If you are not a U.S. citizen, a U.S. national, or an alien lawfully present in the U.S., you are not eligible to buy a plan on the health insurance Marketplace. However, you can shop for health insurance outside of the Marketplace in the non-group market. Insurers outside of the Marketplace are prohibited from turning you down based on your health status or your immigration status and must follow generally the same rules as plans in the Marketplace.
Q: What is included in the health plans?
When you choose an in-network provider preventive services are covered at no cost for adults and children.
All qualified health plans offered in the Marketplace will cover essential health benefits. Categories of essential health benefits include:
• Ambulatory patient services (outpatient care you get without being admitted to a hospital)
• Emergency services
• Maternity and newborn care (care before and after your baby is born)
• Mental health and substance use disorder services, including behavioral health treatment
• Prescription drugs
• Rehabilitative and habilitative services and devices (services and devices to help people with injuries, disabilities, or chronic conditions gain or recover mental and physical skills)
• Laboratory services
• Preventive and wellness services and chronic disease management
• Pediatric services, including dental and vision care
The precise details of what is covered within these categories may vary somewhat from plan to plan.
Q: How do I know which plan is best for me?
The plans are placed into four categories: Bronze, Silver, Gold and Platinum. The categories do not indicate the quality or amount of care the plans provide. The categories affect your monthly premium costs and your total out-of-pocket costs. You can also use this Enroll America online tool to find the best health plan for you in your area based on your personal preferences.
Q: What is a deductible?
A deductible is the amount you owe for health care services before your plan begins to pay.
Q: How much does health insurance cost?
Usually there is a monthly premium for health coverage. There may also be a deductible each year before your insurance company starts to pay its share. A deductible may not apply to all services. The price of your plan will depend on which category you choose, Bronze, Silver, Gold or Platinum. Bronze plans will have the highest deductibles and other cost sharing, while Platinum plans will have the lowest. Health plans will also vary based on the networks of hospitals and other health care providers they offer. Some plans will require you to get all non-emergency care in-network, while others will provide some coverage when you receive out-of-network care. Many families and individuals will be eligible for some tax subsidies or premium tax credit.
Q: In Georgia, 9 out of 10 people qualify for help paying for their Marketplace insurance premiums. What is a premium tax credit (subsidy) and who qualifies?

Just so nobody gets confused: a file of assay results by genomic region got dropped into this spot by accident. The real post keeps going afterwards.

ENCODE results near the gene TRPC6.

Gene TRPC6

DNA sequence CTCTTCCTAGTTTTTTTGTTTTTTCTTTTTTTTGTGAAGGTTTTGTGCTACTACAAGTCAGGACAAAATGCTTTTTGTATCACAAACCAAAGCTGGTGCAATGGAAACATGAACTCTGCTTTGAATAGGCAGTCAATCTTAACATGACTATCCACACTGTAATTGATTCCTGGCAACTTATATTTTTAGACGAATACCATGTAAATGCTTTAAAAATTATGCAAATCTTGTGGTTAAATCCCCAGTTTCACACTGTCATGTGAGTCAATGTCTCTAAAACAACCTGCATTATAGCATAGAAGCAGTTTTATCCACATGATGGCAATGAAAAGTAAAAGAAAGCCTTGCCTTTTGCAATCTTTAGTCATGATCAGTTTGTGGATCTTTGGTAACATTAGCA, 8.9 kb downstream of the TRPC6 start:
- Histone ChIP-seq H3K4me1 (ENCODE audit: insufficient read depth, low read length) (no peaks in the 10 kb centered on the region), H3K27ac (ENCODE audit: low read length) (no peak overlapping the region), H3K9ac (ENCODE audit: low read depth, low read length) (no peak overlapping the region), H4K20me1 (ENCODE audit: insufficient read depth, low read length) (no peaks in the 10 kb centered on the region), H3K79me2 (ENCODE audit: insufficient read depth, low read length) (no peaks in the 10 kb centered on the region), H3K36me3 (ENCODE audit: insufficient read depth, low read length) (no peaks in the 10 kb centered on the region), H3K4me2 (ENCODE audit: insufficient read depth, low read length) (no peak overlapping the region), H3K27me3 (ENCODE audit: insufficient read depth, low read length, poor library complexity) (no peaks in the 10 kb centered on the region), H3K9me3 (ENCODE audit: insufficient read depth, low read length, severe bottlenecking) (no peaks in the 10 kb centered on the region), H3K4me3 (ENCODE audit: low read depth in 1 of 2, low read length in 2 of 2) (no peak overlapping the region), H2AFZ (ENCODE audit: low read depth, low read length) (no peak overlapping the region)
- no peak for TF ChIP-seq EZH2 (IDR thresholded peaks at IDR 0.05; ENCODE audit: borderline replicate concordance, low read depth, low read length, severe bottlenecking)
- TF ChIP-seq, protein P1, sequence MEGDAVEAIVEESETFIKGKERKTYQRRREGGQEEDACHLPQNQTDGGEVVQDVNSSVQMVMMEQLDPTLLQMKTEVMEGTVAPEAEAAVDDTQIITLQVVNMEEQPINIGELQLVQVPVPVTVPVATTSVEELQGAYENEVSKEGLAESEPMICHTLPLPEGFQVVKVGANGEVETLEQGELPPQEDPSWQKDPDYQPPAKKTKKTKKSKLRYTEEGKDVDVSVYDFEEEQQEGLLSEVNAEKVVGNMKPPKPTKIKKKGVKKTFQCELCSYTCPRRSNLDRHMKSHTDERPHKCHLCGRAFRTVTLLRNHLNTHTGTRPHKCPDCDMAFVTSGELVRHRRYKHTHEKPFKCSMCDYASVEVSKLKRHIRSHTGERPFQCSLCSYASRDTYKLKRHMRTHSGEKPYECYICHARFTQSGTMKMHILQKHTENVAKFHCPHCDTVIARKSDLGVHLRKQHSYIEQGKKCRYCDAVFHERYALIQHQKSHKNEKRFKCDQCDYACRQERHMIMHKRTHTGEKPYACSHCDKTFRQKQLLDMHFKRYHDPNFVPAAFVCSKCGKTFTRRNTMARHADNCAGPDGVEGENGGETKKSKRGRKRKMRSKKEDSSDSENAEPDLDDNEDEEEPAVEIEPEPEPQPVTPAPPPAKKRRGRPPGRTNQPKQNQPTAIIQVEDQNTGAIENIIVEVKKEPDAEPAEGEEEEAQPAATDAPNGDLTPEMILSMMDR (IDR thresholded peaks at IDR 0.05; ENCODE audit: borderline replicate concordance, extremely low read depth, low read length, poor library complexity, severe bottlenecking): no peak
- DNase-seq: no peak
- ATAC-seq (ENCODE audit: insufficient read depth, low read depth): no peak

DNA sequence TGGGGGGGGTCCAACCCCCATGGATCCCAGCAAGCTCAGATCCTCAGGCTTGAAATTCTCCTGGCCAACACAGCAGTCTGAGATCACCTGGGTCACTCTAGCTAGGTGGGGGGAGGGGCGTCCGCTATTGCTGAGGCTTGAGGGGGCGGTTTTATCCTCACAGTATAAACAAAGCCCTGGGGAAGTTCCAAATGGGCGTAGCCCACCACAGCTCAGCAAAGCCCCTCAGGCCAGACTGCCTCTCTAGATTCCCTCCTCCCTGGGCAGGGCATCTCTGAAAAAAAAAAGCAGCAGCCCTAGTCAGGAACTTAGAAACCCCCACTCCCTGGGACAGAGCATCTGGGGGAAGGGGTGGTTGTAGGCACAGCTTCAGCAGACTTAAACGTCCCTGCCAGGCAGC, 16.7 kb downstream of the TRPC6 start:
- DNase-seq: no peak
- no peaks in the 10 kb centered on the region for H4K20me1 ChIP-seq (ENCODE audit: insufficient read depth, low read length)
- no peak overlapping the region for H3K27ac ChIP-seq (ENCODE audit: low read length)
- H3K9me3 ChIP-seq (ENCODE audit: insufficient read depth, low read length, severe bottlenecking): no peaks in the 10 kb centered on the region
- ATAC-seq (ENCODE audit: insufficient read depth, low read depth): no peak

Premium tax credits will be available to U.S. citizens and lawfully present immigrants who purchase coverage in the Marketplace and who have income between 100% and 400% of the federal poverty level. Premium tax credits are also available to lawfully residing immigrants with incomes below 100 percent of the poverty line who are not eligible for Medicaid because of their immigration status. (Generally, immigrants must lawfully reside in the U.S. for five years before they can become eligible for Medicaid.)
In addition, to be eligible for the premium tax credits, individuals must not be eligible for public coverage—including Medicaid, the Children’s Health Insurance Program, Medicare, or military coverage—and must not have access to health insurance through an employer. (There is an exception in cases when the employer plan is unaffordable because the employee share of the premium exceeds 9.66% of the employee’s income in 2016. There is also an exception in cases where the employer plan doesn’t provide a minimum level of coverage.)
Q: How do premium tax credits (subsidies) work?
Premium tax credits reduce your premium for most Marketplace policies. The amount of the tax credit you may receive depends on your income and the cost of Marketplace health plans in your area. The Marketplace will determine the expected contribution you are required to pay toward the premium for a mid-range (Silver) benchmark plan. The expected contribution will increase on a sliding scale based on your 2016 income. The difference between the premium for the benchmark plan and your expected contribution equals the amount of your tax credit. (You do not have to pay more than the actual premium for the plan.) The Marketplace will tell you what that dollar amount is. You can use that amount to help pay the premium for any Bronze, Silver, Gold, or Platinum plan offered in the Marketplace. The credit cannot be used to pay for a Catastrophic plan.
Premium tax credits may be claimed at the end of the year, or you can apply for an advanced premium tax credit based on your estimated income for the up-coming year. If you elect to receive an advanced credit, the government will pay 1/12 of the credit directly to your insurance company each month and the insurer will bill you for the rest of the premium.
It’s important to keep in mind that when you apply for the premium tax credit during Open Enrollment, you won’t necessarily know for sure what your income for the coverage year will be, so you will apply based on your best estimate. Later, when you file your tax return, the IRS will compare your actual income to the amount of premium tax credit you claimed in advance. If you underestimated your income and claimed too much premium tax credit, you might have to pay back some or all of the difference.
Q: How do I apply for premium tax credits?